Jerry Brown taking his budget-cutting campaign into GOP territory
After the collapse of the California budget deal, Jerry Brown is appealing directly to Republican voters where they live, including a GOP-friendly proposal to reform public employee pensions.
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“When he does, opponents will say that he’s doing nothing about long-term budget problems and that he’s asking taxpayers to support fat-cat pensions. His proposals aim to undercut both arguments,” says Jack Pitney, professor of government at Claremont McKenna College.Skip to next paragraph
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“Do they go far enough? Republican politicians say no. They want mandatory, defined-contribution plans. But his target audience consists not of GOP lawmakers, but of moderate voters who might go along with taxes but only if they think that he is really trying to curb spending in the short and long term.”
For a summary of Brown’s current proposals, click here.
“The devil’s in the details,” said Marci Fritz, Democratic president of the California Foundation for Fiscal Responsibility, a pension reform advocacy group, to the San Jose Mercury News. “What pension cap will he impose?”
Only 'the obvious stuff'
Republicans are concerned that Brown-led pension reform will not go far enough.
“The Democrats in the Legislature, seeing the handwriting on the wall, and in an attempt to minimize the damage to union members, have agreed with Brown to let him push for reform for perceived abuses,” says Gary Aminoff, former vice chairman of the Republican Party of Los Angeles County. But, he says, addressing those perceived abuses, such as inflated pension levels, result in “minimal reductions in taxpayer liability.”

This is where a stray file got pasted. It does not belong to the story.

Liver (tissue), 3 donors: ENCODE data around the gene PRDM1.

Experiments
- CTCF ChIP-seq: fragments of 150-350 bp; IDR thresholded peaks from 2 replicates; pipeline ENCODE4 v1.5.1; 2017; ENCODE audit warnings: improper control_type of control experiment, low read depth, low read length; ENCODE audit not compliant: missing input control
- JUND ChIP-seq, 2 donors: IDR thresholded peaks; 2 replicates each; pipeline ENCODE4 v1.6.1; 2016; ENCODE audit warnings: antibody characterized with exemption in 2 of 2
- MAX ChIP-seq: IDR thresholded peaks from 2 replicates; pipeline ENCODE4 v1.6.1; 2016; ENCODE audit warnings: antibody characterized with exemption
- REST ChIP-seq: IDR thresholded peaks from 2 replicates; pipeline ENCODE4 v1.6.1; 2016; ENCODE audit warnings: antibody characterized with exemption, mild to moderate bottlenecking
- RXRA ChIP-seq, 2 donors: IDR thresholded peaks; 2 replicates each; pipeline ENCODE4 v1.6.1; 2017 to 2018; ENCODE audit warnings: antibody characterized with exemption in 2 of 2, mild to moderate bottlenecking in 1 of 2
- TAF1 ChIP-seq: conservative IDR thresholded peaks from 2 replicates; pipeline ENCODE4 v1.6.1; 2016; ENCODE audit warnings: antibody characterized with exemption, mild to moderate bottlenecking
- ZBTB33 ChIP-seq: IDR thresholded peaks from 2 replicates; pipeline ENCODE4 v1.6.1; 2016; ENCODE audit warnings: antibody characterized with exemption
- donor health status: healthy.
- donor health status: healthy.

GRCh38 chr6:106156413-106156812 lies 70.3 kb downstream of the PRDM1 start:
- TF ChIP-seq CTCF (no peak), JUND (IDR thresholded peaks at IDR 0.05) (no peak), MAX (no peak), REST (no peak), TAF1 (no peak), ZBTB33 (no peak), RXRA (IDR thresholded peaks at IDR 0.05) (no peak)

And former Republican Assemblyman Roger Niello, who is preparing his own pension initiative for the fall, says Brown’s proposals only address “all the obvious stuff that everyone agrees about.”
“They’re important and are a good start,” says Niello, but they don’t address the “fundamental cost drivers.” His initiative, by contrast, does address those “cost drivers” by raising the retirement age for public employees from 50 or 55 to 62, and requiring employees to contribute at least as much to their pensions as the state does.
Because of Niello’s initiative, it is crucial – say other observers – that Jerry Brown act as fast as possible.
“Jerry Brown is trying to get ahead of the curve and stave off what may be a Republican attempt to put a drastic pension reform measure on the 2012 ballot,” says Robert Stern, president of the Center for Governmental Studies.
“If the unions don’t agree to some major concessions now,” he says, “they may have to spend millions of dollars fighting an initiative that is far more draconian than what Brown is proposing.”